The celebrated Trappist monk and writer Thomas Merton died 10 December 1968. Merton has been a touchstone for me throughout my adult life. I believe his life and writings paved a way into living out a faith engaged with the world, waging peace and justice credibly in the midst of war and injustice, and relating deeply with others through friendship across difference.
A deep faith grounded in God’s presence
Merton had become a monk to seek union with God. Blessed with an impressive literary background and extraordinary writing ability, in his early years at Gethsemani he served God (and God’s people) by writing with insight into the spiritual life. His 1948 Autobiography The Seven Storey Mountain was a phenomenon among people craving an authentic spiritual experience of their own.
Merton’s faith centred on personal and communal experiences of God’s presence. He found life through the traditions of the church: the scriptures, the Rule of St Benedict, the early church fathers, the saints, the sacraments. Through his communal prayer (monks pray the psalms in common several times a day and night) and personal contemplation, Merton came to see God’s abiding presence animating all that exists.
Merton found strength and peace in God’s embrace. He could comfortably engage with matters of faith and prayer in his writings, talks and conferences. As a monk of considerable insight, he knew his own self well. He wrote and taught with a deep understanding of human frailty and God’s goodness.
Merton was impacted profoundly by an experience he had in downtown Louisville on 18 March 1958:
In Louisville, at the corner of Fourth and Walnut, in the center of the shopping district, I was suddenly overwhelmed with the realization that I loved all those people, that they were mine and I theirs, that we could not be alien to one another even though we were total strangers... I have no program for this seeing. It is only given. But the gate of heaven is everywhere.
A life open to friendship and solidarity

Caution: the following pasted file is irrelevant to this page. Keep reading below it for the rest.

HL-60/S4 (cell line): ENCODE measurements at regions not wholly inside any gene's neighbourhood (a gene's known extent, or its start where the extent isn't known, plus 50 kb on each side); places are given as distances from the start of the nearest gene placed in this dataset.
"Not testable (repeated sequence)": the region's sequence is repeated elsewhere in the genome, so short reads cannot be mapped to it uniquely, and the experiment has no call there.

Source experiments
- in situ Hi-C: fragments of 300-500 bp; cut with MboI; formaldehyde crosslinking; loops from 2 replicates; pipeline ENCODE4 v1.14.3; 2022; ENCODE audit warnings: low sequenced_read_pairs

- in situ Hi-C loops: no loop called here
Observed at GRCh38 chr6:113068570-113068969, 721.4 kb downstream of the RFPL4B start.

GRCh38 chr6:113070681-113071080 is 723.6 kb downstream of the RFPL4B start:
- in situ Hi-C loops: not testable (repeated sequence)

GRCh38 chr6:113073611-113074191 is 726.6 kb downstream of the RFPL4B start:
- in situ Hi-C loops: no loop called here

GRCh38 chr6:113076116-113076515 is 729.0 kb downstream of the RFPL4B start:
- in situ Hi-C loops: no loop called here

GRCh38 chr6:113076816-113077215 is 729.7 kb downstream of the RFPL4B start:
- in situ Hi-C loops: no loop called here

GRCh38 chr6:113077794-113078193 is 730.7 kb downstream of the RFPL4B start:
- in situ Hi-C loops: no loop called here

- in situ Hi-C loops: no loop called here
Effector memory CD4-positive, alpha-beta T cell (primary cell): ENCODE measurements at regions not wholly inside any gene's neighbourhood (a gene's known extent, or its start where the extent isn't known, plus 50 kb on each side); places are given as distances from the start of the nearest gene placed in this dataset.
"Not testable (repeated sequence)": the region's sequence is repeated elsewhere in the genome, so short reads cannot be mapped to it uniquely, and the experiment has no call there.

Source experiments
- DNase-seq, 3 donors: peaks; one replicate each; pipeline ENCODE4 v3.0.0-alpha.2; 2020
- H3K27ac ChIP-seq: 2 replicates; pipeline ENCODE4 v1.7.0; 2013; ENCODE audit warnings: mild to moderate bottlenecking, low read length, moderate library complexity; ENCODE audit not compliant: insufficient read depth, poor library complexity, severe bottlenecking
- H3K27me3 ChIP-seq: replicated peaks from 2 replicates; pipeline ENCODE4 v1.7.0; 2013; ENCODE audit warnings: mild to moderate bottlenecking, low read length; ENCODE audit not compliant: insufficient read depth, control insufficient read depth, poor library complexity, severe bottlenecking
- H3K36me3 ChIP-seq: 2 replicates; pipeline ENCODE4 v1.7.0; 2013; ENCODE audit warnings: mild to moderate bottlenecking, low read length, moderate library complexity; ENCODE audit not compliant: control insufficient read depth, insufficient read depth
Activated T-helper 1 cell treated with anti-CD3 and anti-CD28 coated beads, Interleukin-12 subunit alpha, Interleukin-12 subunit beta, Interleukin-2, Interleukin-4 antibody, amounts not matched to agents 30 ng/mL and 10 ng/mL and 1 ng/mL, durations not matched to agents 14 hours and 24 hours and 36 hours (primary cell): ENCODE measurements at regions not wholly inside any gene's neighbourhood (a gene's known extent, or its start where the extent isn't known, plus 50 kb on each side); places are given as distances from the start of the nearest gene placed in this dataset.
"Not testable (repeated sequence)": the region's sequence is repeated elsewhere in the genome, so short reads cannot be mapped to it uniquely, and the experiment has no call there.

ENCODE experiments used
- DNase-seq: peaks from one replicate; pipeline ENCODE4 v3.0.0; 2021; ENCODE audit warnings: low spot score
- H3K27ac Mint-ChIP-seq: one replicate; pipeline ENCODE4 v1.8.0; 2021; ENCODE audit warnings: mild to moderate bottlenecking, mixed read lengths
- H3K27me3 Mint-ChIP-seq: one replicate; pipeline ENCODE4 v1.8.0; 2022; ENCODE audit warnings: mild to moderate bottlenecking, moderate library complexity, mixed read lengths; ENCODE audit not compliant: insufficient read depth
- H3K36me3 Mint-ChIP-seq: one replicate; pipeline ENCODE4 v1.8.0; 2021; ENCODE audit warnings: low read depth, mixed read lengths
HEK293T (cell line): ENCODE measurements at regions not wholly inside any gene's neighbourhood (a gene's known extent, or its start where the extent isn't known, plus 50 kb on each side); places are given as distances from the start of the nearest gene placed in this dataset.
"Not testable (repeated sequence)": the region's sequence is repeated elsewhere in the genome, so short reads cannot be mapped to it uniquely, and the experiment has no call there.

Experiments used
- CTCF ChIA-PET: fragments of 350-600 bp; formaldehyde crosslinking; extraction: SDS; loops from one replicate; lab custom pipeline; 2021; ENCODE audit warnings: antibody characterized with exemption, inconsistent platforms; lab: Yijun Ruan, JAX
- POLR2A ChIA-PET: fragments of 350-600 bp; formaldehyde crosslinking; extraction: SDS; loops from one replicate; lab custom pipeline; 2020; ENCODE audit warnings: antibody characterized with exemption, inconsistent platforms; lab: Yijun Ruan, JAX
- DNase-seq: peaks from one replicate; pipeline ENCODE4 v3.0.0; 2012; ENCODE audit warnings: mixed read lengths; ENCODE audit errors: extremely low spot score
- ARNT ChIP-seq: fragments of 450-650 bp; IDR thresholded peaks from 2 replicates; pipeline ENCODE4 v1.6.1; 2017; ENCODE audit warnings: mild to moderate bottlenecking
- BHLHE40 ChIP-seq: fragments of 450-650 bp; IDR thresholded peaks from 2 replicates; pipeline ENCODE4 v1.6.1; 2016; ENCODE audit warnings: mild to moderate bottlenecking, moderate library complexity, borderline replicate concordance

This experience coincided with an opening up of his heart towards the wider world behind the walls of his rural Kentucky monastery. For the next ten years, until his death aged 53, Merton turned his eyes and pen more and more to matters of war and injustice, poverty, racism, and inter-religious dialogue. Merton was curious and open-minded about how he might offer his solidarity to a hurting world. Merton’s interest in eastern religious and spiritual traditions grew, and he took part in exchanges of conversation and shared experience.
Centred in his own commitments, Merton felt at ease in relating with others. He had a gift for friendship with people of varied walks of life. Merton kept up with all sorts of people: from peace activist Daniel Berrigan SJ to poet Denise Levertov, Dorothy Day (founder of The Catholic Worker newspaper/houses), and college friend and fellow poet Robert Lax. He was often in contact with writers, Buddhists, peace-activists, and leaders of world and church alike.
This singular monk joined the monastery only to be even more committed to the world beyond. His writing – best captured in New Seeds of Contemplation – demonstrated great love for that world and its people.
Merton’s journey into solitude led him back out into the noise; his contemplation gave him something to say to people of action; his friendships with others opened new doors into grace and peace. Merton had walked a path to life in fullness. I am very grateful to have met him through his words.